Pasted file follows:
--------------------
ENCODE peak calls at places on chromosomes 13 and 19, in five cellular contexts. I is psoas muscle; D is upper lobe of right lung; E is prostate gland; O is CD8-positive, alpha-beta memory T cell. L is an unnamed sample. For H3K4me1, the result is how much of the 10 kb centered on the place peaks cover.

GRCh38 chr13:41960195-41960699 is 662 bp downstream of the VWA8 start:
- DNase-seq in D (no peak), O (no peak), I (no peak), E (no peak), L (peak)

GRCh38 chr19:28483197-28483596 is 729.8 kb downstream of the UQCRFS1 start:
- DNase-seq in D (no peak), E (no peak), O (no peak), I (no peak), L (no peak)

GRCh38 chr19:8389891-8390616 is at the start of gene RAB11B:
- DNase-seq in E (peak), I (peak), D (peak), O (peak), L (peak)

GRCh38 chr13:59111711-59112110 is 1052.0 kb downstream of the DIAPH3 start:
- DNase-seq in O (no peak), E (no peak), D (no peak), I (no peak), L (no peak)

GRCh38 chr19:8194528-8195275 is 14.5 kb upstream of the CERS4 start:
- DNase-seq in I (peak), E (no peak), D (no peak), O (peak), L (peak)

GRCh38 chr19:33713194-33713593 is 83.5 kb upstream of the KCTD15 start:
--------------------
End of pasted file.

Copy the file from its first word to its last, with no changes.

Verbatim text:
ENCODE peak calls at places on chromosomes 13 and 19, in five cellular contexts. I is psoas muscle; D is upper lobe of right lung; E is prostate gland; O is CD8-positive, alpha-beta memory T cell. L is an unnamed sample. For H3K4me1, the result is how much of the 10 kb centered on the place peaks cover.

GRCh38 chr13:41960195-41960699 is 662 bp downstream of the VWA8 start:
- DNase-seq in D (no peak), O (no peak), I (no peak), E (no peak), L (peak)

GRCh38 chr19:28483197-28483596 is 729.8 kb downstream of the UQCRFS1 start:
- DNase-seq in D (no peak), E (no peak), O (no peak), I (no peak), L (no peak)

GRCh38 chr19:8389891-8390616 is at the start of gene RAB11B:
- DNase-seq in E (peak), I (peak), D (peak), O (peak), L (peak)

GRCh38 chr13:59111711-59112110 is 1052.0 kb downstream of the DIAPH3 start:
- DNase-seq in O (no peak), E (no peak), D (no peak), I (no peak), L (no peak)

GRCh38 chr19:8194528-8195275 is 14.5 kb upstream of the CERS4 start:
- DNase-seq in I (peak), E (no peak), D (no peak), O (peak), L (peak)

GRCh38 chr19:33713194-33713593 is 83.5 kb upstream of the KCTD15 start: